What if the other parent violates your custody order? | The Law Offices of Dorie A. Rogers, APC
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What if the other parent violates your custody order?

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For many parents, the custody agreement they reach in a divorce or receive from a court does not actually reflect the experience of trying to raise a child with another person outside of a couple relationship. Some parents see the custody arrangement as a rough guideline of how to operate, rather than respecting it as a legally binding document.

Over time, one or both parents often drift further and further from the custody plan, creating needless conflict with the other parent, and possibly compromising the quality of care and support for the child caught in the middle of the mess.

In legal terms, this behavior may amount to custody interference and may result in legal consequences. If you believe that your child's other parent is interfering with your custody order, you may have a number of opportunities to resolve this conflict fairly. An established family law attorney can help you examine your circumstances to determine legal options available and an effective response.

Don't compromise yourself for an emotional win

When one parent violates custody orders, the other parent often sees this as an invitation to respond in kind, which is rarely legally advisable. For instance, you may face difficulty getting your child's other parent to cooperate with you when it comes time to share physical custody. In your frustration, you might think that you can simply withhold child support payments or some other form of support to compel the other parent to get in line and play fair.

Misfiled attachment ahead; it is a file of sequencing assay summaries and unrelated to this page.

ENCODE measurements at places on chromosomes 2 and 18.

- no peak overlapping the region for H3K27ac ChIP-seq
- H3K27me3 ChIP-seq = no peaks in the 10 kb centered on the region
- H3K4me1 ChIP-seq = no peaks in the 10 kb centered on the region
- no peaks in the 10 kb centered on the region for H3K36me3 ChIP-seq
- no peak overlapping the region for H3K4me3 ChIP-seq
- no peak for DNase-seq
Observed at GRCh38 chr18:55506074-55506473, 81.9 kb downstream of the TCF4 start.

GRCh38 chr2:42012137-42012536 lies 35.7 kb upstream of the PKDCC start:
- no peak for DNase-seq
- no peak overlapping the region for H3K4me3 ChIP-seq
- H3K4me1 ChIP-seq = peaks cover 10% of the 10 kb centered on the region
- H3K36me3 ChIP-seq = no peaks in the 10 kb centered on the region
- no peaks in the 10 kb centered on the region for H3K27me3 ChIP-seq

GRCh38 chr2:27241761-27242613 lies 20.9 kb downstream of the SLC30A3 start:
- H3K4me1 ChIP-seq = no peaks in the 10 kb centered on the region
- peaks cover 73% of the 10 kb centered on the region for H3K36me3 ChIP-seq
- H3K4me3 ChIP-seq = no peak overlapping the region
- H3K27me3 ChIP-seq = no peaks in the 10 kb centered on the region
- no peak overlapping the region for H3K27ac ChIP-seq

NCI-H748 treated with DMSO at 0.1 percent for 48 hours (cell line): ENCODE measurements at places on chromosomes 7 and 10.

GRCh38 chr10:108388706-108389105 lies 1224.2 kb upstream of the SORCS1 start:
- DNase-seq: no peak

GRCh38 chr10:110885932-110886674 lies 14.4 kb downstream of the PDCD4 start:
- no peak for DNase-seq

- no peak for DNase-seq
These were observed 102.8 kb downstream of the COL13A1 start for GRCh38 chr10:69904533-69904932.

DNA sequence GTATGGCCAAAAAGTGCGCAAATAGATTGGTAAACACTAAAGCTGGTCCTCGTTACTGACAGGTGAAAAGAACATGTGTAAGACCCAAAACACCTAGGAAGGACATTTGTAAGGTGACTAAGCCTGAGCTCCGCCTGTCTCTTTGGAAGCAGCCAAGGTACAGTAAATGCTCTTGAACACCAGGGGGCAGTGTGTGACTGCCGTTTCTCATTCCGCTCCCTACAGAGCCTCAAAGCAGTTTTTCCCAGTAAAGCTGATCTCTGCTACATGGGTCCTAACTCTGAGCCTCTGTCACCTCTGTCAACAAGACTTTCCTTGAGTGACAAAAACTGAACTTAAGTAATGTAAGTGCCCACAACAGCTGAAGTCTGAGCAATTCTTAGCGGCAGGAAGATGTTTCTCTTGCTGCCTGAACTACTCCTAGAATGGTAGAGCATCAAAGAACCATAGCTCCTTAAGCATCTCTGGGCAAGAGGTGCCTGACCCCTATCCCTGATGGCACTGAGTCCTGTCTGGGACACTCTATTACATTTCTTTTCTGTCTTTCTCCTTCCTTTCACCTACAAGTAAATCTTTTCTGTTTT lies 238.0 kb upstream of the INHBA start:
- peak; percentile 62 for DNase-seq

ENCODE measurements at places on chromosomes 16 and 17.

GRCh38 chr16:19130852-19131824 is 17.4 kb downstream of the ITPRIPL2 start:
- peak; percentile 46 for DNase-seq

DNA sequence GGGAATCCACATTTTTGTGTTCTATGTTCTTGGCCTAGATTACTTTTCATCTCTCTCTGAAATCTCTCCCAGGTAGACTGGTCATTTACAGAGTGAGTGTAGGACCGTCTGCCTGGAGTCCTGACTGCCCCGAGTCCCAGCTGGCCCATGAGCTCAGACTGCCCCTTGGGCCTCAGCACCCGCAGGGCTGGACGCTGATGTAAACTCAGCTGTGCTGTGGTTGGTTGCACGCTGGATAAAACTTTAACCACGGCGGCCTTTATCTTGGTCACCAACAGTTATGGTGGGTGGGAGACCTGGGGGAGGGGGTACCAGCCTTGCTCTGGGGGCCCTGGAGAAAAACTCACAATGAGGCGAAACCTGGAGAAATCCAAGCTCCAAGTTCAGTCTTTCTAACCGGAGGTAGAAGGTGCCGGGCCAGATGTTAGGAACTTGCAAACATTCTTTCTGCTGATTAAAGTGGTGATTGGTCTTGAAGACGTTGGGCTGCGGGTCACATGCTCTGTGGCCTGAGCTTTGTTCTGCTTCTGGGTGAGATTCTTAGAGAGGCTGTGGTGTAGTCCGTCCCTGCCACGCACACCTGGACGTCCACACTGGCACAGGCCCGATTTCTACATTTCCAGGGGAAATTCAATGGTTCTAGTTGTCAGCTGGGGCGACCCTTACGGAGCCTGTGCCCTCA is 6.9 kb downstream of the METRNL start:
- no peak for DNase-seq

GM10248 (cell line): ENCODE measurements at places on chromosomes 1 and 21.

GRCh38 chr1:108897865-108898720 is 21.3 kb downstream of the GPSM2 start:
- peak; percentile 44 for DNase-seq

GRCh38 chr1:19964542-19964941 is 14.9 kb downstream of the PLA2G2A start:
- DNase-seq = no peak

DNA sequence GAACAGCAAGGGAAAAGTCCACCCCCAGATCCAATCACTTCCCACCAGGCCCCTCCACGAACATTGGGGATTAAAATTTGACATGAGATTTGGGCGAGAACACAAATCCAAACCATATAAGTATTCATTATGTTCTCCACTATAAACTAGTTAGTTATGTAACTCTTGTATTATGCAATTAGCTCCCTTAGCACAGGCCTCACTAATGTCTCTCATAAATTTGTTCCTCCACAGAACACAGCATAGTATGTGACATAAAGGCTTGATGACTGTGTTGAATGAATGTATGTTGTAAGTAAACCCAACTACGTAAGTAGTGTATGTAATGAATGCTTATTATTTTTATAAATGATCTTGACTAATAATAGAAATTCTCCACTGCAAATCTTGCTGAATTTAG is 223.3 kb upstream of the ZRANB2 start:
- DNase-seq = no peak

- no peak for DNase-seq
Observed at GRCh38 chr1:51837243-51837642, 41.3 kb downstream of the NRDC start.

This is not only illegal, it is unfair to your child. Child support is not the right of a parent, but the right of a child. If you choose to withhold child support to improve your leverage in the matter, a court may hold it against you and reduce your privileges or use other means to compel you pay the support, even if the other parent is acting unfairly.

When you take the high road and refuse to let the other parent's frustrating behavior dictate your responses, you not only protect your rights as parent before a court, you demonstrate to your children that they are more important to you than your own comfort or preferences. Even if they do not understand this in the moment, over time they will probably see that you make them a priority.

Custody issues are particularly delicate because they affect your closest relationships. The greater emphasis you place on doing your part to provide and love your child, the more options you have to protect them and yourself, and ultimately build a relationship that lasts a lifetime.

Get help fighting for justice

An experienced family law attorney can walk with you through these difficult seasons and help keep your perspective focused and priorities in place. Do not hesitate to reach out to professional legal counsel to protect yourself and the child you love.

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